Dr. Kenneth W. Stein is the William E. Schatten Professor of Contemporary Middle Eastern History, Political Science and Israeli Studies at Emory University. In Spring 2006 he was a Visiting Professor of Political Science at Brown University. Among his publications are Hebrew and English editions of Heroic Diplomacy: Sadat, Kissinger, Carter, Begin and the Quest for Arab-Israeli Peace; Making Peace Among Arabs and Israelis: Lessons from Fifty Years of Negotiating Experience, and The Land Question in Palestine, 1917-1939.
Stein's scholarly articles have focused on American foreign policy, European views of the Middle East, the origins of modern Israel, Palestinian social and political history, the Arab-Israeli negotiating process, Israel and the Arab world, and modern Arab politics. From 1996 through 1999, he wrote the chapter on the "Arab-Israeli Peace Process" in Middle East Contemporary Survey (Westview Press), and entries for Microsoft's Encarta Encyclopedia on the "PLO," "1948 Israeli Independence War," "June 1967 War," "1973 October War," "Hamas," and "Intifadah." His “His most recent article published in May 2011 was, “US-Israeli Relations 1947–2010: The View from Washington.” In Alfred Wittstock (Ed.): The World facing Israel – Israel facing the World: Images and Politics, Frank & Timme, Berlin, 2011, pp. 159-176.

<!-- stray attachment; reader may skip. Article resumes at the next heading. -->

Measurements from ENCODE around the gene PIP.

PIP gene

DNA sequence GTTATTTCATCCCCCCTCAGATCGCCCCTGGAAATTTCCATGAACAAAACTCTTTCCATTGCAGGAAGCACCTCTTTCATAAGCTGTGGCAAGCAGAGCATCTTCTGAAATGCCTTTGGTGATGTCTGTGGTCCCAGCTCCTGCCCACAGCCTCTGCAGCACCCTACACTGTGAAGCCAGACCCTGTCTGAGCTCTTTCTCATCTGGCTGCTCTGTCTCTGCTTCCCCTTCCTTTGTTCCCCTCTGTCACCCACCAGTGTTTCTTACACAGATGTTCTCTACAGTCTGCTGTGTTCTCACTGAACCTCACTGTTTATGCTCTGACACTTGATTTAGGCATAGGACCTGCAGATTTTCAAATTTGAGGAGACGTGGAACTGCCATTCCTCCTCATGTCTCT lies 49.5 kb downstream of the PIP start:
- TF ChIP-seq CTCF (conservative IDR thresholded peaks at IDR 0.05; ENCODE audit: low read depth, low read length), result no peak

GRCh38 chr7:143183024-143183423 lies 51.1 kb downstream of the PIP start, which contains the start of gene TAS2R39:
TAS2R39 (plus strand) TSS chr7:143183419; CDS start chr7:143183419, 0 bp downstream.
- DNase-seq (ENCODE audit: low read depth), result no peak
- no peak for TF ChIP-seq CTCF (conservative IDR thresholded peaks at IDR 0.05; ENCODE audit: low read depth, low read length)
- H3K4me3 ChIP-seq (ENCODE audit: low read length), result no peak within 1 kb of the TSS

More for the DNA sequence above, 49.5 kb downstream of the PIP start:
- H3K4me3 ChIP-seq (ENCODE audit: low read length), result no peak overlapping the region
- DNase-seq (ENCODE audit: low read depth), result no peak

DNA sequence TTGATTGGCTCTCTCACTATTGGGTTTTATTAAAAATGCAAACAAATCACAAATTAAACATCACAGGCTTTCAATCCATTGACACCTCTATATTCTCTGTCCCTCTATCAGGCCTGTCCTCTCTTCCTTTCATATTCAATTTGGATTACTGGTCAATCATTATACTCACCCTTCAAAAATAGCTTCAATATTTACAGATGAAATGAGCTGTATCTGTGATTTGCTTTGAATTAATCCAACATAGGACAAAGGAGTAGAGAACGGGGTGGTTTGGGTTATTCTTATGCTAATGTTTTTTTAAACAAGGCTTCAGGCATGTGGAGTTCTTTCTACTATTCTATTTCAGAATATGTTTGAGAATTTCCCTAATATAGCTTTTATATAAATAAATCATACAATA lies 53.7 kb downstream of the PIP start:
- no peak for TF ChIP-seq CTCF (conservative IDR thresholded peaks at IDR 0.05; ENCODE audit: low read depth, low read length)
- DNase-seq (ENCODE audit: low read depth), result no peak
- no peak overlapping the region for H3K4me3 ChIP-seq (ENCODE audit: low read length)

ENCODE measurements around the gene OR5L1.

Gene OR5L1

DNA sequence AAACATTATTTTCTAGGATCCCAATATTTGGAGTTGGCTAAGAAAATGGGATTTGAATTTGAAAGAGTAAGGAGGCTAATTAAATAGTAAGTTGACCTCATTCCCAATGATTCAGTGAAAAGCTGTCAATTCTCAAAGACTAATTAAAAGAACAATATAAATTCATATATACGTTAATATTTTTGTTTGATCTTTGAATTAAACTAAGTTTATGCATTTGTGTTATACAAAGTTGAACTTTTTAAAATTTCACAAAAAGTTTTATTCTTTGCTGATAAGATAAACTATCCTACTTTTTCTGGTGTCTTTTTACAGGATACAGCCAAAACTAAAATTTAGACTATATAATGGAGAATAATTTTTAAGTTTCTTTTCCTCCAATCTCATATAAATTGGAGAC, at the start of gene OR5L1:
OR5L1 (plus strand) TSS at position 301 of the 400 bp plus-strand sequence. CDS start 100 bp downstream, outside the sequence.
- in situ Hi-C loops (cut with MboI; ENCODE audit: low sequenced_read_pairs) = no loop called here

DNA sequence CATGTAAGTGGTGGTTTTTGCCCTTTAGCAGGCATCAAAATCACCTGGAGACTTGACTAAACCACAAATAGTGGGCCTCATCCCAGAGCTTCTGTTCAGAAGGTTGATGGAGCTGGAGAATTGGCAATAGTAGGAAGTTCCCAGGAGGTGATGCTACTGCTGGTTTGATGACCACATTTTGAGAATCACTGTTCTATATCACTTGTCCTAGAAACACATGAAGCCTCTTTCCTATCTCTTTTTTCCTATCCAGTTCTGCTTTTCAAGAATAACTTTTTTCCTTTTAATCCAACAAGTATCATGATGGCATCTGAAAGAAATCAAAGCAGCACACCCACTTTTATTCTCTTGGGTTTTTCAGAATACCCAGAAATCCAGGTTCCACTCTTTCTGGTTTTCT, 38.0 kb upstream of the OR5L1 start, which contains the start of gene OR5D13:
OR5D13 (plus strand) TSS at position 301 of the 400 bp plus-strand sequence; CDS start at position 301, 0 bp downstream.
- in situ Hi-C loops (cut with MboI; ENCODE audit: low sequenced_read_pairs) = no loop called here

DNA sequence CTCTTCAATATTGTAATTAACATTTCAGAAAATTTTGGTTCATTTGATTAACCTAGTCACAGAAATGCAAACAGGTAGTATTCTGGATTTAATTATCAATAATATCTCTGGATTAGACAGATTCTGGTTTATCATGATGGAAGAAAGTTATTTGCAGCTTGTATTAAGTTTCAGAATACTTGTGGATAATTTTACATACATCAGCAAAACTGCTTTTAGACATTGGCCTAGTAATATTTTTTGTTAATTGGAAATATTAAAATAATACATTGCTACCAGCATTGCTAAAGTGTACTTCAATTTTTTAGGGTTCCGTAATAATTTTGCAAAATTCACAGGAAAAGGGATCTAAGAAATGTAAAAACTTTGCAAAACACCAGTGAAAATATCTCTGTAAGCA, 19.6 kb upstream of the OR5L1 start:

At Emory, his awards include those for teaching excellence, life-long mentorship to students, and internationalizing the curriculum. He was the founder of Emory’s International Studies Center, the first director of the Carter Center (1983-1986), and he established both the Middle East Research Program (1992) and the Institute for the Study of Modern Israel (1997).
Dr. Stein received his undergraduate B.A. degree from Franklin and Marshall College and two Masters and his doctoral degree from The University of Michigan. He studied for two years at the Hebrew University of Jerusalem.). In 2007, he founded and remains president of an independent 501c3 entity, the Center for Israel Education. Its main objective is to increase an understanding of Israel to learners of all ages through curriculum writing, podcasts, teacher workshops, long distance learning, and use of an interactive and robust website. Over the last decade he has conducted more than two dozen teacher workshops reaching some 1,100 pre-collegiate teachers across North America.